At present there is a slanderous attack underway over at a certain blog (we won’t link directly to it for obvious reasons, rather, Galrahn has assembled a good summary and parry over here). We call it slanderous because it is an attack, by name, on a current CO in an operational billet was undertaken with a vehemence and purpose that is unclear as to origin and rationale – unless it is just to gain attention; condemnant quod non intellegunt? This, and perhaps more importantly, the ongoing discussion at The Castle re. l’affaire Kaboom () surface a topic worth pondering – i.e., blogging in general and milblogs in particular. We have been asked on more than one occasion why we take the effort (e.g., SWMBO – “and you’re not getting paid for it…?!”) and why in a field wherein potential traps and mines lay aplenty.
So – why take the risk?
It’s about contributing, in a meaningful way, to “the dialogue” and perhaps having an opportunity to effect change – real change – to an issue or condition that one holds near and dear. When the new Maritime Strategy came out last fall, there was a very thoughtful, passionate discussion that took place in the blogsphere with the insight typically accorded to the dead tree press and academia, but with immediacy they lack. Said discussion brought in the Navy’s team lead on the topic who provided an altogether too rare POV from Big Navy in the rationale and development of the MS that further influenced the debate. The how and why this rather extraordinary matter came to be lay in the tone of debate, centered as it was on the principled discussion and disagreement on items within the MS – not unprincipled and unseemly ad hominem attacks on the author or team that drafted the MS. We would like to think that climate is what led to the even more extraordinary blogger’s panel hosted by OSD with the current N3/5, VADM Morgan, who took the opportunity to talk to several milbloggers, of which YHS was but one participant. It was a very good give and take session with all participants, including VADM Morgan, taking away ideas for further pondering.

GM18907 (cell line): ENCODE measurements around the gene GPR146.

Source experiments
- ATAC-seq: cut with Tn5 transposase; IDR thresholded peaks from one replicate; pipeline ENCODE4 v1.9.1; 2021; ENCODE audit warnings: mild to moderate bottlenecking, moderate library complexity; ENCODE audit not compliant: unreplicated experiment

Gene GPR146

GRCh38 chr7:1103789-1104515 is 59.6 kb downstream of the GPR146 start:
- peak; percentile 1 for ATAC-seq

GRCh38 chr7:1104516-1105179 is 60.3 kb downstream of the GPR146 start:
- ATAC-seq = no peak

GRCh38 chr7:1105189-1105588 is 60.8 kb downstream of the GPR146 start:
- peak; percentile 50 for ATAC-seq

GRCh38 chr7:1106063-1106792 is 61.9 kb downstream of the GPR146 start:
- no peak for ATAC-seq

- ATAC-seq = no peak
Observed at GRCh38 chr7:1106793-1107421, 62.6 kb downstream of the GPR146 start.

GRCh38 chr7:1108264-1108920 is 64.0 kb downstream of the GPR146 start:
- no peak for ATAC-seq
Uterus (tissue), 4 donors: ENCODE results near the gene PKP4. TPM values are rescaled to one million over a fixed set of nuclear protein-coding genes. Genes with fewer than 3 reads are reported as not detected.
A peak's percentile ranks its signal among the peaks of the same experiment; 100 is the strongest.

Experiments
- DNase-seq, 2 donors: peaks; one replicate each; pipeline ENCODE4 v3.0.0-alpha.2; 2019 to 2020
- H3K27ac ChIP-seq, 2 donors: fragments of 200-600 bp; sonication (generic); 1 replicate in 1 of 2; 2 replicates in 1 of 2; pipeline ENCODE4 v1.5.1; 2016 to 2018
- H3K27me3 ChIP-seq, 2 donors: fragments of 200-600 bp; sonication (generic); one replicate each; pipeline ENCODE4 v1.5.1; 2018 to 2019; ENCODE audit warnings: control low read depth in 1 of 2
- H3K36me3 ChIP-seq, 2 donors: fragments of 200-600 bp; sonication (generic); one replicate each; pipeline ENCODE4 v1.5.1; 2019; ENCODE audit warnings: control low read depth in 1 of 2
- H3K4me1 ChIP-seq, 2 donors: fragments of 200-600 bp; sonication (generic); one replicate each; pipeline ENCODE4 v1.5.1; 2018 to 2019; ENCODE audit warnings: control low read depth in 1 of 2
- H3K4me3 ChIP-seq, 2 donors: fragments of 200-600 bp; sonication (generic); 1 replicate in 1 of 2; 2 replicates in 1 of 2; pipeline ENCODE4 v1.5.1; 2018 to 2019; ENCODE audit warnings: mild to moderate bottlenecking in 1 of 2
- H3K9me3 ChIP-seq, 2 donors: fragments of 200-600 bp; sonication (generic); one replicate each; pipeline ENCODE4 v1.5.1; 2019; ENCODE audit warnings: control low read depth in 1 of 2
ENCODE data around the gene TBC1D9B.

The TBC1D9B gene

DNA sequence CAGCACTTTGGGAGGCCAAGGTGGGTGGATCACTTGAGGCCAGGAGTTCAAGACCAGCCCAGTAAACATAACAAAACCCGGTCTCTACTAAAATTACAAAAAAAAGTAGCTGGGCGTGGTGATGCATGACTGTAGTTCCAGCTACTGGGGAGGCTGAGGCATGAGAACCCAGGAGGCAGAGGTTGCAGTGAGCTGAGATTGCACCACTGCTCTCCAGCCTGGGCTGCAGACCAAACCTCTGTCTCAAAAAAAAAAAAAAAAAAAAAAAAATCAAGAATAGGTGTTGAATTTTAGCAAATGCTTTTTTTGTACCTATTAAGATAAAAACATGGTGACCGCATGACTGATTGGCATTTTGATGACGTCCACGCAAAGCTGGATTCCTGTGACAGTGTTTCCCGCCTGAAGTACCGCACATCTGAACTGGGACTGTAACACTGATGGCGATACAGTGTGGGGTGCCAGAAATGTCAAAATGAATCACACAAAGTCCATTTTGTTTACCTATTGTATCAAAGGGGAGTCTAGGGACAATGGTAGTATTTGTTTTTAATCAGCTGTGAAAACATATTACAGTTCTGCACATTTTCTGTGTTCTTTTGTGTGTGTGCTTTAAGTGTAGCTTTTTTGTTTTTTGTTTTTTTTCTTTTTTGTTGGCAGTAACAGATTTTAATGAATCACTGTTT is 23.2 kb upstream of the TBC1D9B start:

To be sure, these are new waters Navy, and DOD, are navigating as many of the old paradigms that held for the traditional media do not apply with the new media. The blogsphere is indeed noisy, pushy, raucous and in some areas, decidedly profane. Not unlike The Mall when several protest groups converge on a muggy summer afternoon. That, however, does not mean that one must adopt those same methods, if, that is, one’s intent is to contribute. If one merely intends to throw rocks through (virtual) windows, then there is little to stop that from occurring. And you may get your 15 minutes that way, if it so pleases you. But a few months down the road, when the self-induced cheers in your ears recedes and you survey the dismal status of your domain, ask yourself – did I make a difference? Of course, for the hopelessly deluded/narcissist, there is little hope or chance of rational self-examination. In which case, the self-policing nature of the blogsphere will have taken hold, your virtual reputation well cemented in place.
It is possible to be passionately dispassionate about an idea, a policy – a mission. Over the course of our former journeys on active duty, we had several different fora to practice this concept, be it as a junior branch officer before a reluctant department head, a CO to a skeptical commodore even as an action officer to the most senior leadership in the Service. One can be passionate (indeed, it is a must) without foaming at the mouth or playing the role of self-appointed anarchist.
Our motivation lies in a couple of areas – emphasize our Service’s heritage (and we call it “our” because even in retirement, we still consider ourselves part of the bigger Service) and inform/influence the debate discussion on such critical matters as formulation of national and military strategy – the latter of which was something we carried over from our last decade or so on active duty. Such interest drives the tenor and tone of the postings here, not the desire to drive up the hit count. We hope that has inclined and developed a certain readership and feedback to date (informal and formal) is tending to support that thesis.
Because after all, it is the thought that counts.